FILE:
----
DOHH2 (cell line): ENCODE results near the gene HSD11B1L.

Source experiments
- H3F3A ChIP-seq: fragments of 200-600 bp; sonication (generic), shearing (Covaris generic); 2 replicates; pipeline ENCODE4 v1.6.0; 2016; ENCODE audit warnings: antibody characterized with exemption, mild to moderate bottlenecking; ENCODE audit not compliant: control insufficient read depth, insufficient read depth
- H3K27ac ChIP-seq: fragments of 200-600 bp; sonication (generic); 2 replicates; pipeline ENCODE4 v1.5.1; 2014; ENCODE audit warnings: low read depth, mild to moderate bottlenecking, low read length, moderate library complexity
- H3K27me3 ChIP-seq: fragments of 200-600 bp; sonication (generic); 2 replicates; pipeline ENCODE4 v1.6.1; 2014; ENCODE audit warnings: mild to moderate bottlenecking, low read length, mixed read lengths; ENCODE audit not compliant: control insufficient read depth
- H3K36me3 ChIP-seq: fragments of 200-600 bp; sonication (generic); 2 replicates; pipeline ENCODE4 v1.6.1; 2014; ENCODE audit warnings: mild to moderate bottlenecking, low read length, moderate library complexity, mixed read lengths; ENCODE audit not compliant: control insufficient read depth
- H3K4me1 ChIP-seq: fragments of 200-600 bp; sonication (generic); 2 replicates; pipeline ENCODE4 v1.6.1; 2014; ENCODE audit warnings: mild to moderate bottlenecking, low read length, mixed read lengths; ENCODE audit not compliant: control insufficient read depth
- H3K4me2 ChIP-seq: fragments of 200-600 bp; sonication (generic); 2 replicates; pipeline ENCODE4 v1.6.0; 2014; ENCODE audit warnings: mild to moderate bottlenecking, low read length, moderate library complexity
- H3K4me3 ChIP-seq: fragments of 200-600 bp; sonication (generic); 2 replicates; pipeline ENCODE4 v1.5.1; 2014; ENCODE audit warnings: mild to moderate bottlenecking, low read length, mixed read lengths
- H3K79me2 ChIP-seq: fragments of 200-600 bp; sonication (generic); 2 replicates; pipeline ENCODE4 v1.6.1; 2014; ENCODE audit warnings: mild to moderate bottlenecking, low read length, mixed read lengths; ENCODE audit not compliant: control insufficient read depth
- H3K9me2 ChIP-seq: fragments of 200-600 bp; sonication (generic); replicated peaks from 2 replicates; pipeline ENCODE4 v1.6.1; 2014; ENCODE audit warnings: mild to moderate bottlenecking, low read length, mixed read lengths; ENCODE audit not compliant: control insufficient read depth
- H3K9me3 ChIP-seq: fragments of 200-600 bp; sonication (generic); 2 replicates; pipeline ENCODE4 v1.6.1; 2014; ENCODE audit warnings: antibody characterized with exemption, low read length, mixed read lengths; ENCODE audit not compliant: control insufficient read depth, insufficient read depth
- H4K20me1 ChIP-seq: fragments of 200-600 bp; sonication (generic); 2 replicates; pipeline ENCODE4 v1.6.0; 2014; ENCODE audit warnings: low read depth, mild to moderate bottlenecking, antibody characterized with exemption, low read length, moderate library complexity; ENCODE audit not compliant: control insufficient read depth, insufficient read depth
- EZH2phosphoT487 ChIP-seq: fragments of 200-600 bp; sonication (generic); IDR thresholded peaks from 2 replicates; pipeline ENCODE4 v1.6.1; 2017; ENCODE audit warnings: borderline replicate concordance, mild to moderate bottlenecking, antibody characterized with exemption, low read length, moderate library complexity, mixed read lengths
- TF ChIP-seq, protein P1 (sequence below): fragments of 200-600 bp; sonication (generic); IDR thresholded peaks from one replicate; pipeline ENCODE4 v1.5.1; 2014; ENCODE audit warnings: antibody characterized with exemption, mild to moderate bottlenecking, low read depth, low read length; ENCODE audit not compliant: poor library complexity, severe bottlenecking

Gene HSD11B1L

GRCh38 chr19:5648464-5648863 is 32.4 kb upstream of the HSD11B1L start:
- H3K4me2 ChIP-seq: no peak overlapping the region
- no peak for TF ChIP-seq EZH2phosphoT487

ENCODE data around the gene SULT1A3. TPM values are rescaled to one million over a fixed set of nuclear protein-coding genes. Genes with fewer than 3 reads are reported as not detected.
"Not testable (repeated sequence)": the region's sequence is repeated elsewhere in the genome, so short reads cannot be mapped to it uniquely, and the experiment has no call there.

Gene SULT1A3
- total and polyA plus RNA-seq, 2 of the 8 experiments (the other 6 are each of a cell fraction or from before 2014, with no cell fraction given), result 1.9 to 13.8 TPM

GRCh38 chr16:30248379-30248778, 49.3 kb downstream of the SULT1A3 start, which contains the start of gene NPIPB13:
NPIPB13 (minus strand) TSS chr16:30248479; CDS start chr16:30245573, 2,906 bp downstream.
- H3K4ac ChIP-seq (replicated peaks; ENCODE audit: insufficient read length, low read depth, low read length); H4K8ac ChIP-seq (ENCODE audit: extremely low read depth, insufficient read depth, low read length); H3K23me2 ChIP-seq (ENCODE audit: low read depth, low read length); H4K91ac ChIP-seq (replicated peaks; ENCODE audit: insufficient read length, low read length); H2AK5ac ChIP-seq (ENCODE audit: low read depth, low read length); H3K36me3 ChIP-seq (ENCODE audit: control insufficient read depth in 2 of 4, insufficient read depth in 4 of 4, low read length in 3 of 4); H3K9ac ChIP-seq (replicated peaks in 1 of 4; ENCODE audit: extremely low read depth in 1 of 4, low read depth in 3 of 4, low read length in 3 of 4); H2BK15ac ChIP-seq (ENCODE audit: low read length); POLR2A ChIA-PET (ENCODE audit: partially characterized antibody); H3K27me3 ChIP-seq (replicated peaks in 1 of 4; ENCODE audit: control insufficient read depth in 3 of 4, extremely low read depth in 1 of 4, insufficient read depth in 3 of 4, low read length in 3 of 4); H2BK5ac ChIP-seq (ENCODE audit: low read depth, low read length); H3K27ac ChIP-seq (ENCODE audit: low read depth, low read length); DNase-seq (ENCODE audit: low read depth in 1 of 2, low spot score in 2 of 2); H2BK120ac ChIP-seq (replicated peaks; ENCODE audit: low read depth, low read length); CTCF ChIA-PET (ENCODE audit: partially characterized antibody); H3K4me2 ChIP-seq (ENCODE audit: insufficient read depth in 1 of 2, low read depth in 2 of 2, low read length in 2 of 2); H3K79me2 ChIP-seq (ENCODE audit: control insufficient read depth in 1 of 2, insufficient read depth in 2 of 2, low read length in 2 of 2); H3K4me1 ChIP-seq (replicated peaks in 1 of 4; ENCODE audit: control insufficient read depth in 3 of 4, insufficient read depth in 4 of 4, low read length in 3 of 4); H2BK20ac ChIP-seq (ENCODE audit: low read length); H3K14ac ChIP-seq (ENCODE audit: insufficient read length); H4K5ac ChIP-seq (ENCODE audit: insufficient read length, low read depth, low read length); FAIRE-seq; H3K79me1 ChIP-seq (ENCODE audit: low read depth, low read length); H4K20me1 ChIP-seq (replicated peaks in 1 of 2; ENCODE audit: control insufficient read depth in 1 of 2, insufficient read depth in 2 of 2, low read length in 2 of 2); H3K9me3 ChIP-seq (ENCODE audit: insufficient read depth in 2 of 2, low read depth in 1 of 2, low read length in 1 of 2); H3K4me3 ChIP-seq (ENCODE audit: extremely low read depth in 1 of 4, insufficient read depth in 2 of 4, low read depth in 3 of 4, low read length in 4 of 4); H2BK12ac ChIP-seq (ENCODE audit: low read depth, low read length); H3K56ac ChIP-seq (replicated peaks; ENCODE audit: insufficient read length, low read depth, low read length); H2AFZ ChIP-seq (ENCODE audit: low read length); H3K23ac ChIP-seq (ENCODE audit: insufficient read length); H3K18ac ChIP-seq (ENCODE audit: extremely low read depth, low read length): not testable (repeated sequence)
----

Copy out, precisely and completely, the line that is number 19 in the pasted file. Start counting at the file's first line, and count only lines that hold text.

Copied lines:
- no peak for TF ChIP-seq EZH2phosphoT487